Semispheres Review

Now, here’s a curious one. This meditative parallel puzzle starts with little explanation, the player soon coming to understand that the Left Stick controls a sky blue-coloured jellyfish with the Right Stick letting you move a warmingly amber-coloured one.

Somewhat apprehensively making the umbrella-shaped aquatic creatures swim towards a glowing point, Semispheres greets you with its first puzzle as the screen separates into two halves. With reaching a whirlpool being your completion point, it is not only these dual realities that will continue to challenge your brain power.

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Luminous sentries must be evaded that each has their own cone of vision, which is an easy enough obstacle to overcome early on but will soon see you using noise-makers as a distraction to present a chance to safely swim past them. These power-up abilities, once they have been retrieved in the puzzle, are activated using the L or R Button, determined by whichever side of the screen they need to be used on.

Then, there are portals that will let the mysterious creatures influence the world that is parallel to them in Semispheres, that becomes the next ability that you can call on. Soon you will be dealing with them swapping sides, and having to take into account dotted lines that become a barrier that the sentries will need to weave around.

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Any errors that you make are only a momentary defeat, with the watery creatures sent back to where they had started for you to learn from your mistakes and act upon them. This encourages experimentation as you try to work out exactly what Semispheres is asking of you, that either leads to those ‘Eureka!’ moments that make you feel like the smartest person alive or when you take your chances only to narrowly escape being caught by a sentinel.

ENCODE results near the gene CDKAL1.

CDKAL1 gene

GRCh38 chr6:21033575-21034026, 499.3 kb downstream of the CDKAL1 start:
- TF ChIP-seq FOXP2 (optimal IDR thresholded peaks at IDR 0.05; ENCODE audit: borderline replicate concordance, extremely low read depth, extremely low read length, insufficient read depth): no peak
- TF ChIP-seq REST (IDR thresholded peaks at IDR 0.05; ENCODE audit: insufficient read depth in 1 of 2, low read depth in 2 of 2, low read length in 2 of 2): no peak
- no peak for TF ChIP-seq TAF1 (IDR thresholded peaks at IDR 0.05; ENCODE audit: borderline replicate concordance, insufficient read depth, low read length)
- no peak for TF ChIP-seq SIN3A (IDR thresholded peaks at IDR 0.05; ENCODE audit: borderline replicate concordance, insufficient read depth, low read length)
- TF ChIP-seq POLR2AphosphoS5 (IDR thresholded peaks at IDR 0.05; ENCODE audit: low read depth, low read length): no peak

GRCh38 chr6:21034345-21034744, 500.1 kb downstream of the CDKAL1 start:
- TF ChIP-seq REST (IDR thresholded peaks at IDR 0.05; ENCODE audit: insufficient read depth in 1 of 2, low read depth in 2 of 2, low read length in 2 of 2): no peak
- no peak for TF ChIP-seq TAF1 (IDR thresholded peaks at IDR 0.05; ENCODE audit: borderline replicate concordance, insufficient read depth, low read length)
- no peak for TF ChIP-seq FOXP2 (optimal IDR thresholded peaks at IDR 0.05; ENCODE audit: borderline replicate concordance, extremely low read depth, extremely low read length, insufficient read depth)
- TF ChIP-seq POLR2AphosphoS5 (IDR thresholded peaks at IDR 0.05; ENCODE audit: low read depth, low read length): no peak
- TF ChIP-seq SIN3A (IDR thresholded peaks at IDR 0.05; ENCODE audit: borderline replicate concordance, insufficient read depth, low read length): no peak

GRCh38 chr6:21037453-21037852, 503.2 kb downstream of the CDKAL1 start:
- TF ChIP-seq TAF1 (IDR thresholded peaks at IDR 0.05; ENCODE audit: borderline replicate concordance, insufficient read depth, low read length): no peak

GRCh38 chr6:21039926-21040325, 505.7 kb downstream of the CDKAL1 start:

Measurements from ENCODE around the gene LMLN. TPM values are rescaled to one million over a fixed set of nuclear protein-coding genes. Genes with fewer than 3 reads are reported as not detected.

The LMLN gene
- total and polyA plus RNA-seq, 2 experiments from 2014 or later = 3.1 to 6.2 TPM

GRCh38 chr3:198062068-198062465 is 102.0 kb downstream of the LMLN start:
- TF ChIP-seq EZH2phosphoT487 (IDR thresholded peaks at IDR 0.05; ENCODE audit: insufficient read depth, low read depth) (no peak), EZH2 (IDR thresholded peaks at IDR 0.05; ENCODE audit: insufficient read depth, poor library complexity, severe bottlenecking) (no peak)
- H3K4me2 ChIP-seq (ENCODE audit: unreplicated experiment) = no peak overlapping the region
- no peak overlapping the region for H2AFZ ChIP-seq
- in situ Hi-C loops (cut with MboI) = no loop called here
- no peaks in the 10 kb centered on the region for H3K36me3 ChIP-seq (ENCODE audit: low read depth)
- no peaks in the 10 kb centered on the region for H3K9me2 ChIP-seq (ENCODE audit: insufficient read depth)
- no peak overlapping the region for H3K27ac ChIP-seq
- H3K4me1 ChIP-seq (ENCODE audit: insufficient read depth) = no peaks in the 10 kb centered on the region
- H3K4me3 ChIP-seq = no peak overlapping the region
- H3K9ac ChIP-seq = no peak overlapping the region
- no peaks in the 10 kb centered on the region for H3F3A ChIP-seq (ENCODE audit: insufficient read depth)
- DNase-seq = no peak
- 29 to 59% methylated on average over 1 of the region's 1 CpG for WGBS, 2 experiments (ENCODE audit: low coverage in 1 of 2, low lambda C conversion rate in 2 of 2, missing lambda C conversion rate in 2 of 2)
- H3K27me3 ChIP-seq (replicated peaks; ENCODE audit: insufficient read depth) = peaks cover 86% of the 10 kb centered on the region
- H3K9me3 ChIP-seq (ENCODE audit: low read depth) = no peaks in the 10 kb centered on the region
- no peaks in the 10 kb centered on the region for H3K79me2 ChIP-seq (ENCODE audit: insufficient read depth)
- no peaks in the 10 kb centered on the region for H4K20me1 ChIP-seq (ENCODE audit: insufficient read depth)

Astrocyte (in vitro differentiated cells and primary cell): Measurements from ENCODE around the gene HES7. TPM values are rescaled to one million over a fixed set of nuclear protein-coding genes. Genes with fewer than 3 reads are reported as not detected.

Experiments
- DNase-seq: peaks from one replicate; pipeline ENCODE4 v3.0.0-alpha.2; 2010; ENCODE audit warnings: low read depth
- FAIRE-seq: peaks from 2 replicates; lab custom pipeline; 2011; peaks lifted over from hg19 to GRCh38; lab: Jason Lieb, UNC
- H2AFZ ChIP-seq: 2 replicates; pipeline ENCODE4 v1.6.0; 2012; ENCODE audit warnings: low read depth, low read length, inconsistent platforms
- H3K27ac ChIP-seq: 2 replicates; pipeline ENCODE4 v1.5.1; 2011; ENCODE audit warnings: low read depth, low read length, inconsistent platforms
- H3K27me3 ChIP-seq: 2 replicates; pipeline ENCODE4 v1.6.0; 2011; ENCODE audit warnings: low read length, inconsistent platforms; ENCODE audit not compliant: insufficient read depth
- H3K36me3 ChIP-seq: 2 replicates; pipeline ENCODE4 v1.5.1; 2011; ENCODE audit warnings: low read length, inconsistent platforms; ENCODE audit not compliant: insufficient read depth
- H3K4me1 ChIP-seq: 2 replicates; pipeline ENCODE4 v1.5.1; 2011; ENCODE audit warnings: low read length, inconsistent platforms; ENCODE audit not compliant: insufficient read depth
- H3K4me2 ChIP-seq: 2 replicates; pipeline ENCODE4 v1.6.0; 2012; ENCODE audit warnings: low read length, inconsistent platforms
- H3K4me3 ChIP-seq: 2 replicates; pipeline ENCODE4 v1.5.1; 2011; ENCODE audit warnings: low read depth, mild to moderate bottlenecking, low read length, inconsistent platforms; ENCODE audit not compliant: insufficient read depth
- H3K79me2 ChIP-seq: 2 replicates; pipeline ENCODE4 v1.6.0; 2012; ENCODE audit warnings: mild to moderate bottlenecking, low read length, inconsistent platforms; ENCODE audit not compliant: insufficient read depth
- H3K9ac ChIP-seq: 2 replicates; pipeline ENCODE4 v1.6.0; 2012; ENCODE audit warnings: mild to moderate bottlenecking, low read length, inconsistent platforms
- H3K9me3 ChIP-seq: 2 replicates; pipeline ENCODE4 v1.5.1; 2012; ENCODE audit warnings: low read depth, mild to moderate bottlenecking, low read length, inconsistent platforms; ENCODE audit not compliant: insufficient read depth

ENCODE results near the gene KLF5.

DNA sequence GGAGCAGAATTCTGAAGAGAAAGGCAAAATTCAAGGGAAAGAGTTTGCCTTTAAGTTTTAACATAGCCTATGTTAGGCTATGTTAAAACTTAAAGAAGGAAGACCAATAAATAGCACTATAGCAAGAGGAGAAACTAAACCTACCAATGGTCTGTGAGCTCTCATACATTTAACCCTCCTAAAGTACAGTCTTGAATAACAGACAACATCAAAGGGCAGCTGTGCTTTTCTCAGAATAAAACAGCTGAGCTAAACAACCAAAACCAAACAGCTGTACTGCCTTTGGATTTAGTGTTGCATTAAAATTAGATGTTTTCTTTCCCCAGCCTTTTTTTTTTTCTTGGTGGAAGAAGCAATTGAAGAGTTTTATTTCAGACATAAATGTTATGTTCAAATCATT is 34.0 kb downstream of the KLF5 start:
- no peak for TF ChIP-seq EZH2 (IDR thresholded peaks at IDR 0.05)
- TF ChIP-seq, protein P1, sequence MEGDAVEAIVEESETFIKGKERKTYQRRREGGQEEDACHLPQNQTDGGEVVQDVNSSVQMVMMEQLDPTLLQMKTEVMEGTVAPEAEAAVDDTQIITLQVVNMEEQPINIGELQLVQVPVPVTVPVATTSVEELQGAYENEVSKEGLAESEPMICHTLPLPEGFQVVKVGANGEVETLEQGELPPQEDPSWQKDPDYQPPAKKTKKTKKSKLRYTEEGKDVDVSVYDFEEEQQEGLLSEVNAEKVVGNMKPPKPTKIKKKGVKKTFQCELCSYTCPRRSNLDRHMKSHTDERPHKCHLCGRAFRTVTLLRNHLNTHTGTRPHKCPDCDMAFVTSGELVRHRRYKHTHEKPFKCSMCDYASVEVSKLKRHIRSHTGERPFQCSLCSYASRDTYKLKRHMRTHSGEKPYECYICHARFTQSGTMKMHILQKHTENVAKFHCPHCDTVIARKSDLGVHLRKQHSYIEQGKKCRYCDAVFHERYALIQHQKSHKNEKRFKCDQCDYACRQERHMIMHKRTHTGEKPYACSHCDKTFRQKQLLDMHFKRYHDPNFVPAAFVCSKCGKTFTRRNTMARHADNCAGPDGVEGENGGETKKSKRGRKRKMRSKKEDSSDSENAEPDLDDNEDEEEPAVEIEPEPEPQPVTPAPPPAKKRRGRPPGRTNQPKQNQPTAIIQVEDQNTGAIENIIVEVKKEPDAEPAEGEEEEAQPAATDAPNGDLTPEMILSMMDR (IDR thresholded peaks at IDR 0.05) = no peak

The puzzles are gathered in clusters with a hub, of sorts, seeing you swim between them after each is completed. Triumph over a particular cluster and the player is nudged to access an etched comic strip that follows a young boy that receives a robot, DF-64, as a present. The story that soon follows seeing how he grew up and bonded with it, and, well, it’s best that I leave the rest for you to find out for yourselves.

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While developer Vivid Helix has designed Semispheres as a single-player game with a split-screen twist to rack your brain over, it’s also an experience that, say, a parent could enjoy with their child. With the detached Joy-Con able to be shared between two players, you can work together to solve each puzzle as they are thrown at you. That goes against the developer’s approach to what they were looking to achieve, of course, but it’s certainly something that inadvertently lends itself well to the portable home console’s concept.

With minimalistic but eye-catching visuals that the developer positions as a mesmerising and soothing bichromatic art style, Semispheres certainly stands out from the crowd on the Nintendo eShop, even if more could have perhaps been done with its water-based inspiration and gelatinous inhabitants. The soundtrack, too, has a wonderfully relaxing ambience that helps you to become immersed in the challenges that it readily presents.

But, it is brevity that becomes the Achilles heel to Semispheres, an otherwise remarkable puzzle experience that is over in a few, short hours. However, I would still argue that it should be seen as time well spent that you won’t necessarily be demanding back anytime soon, but, with so much competition in the genre on Nintendo Switch now, there are other puzzlers on the Nintendo eShop that many will arguably feel that they can get more for their money from.

7
Good
Gameplay - 7
Graphics - 7
Sound - 7
Value - 5
Written by
After starting out with a Yellow Game Boy and a copy of Donkey Kong Land, Alex once hid in his room to play The Legend of Zelda: Ocarina of Time one Christmas. Now he shares his thoughts on Nintendo Insider, keeping track of everything to do with Nintendo.

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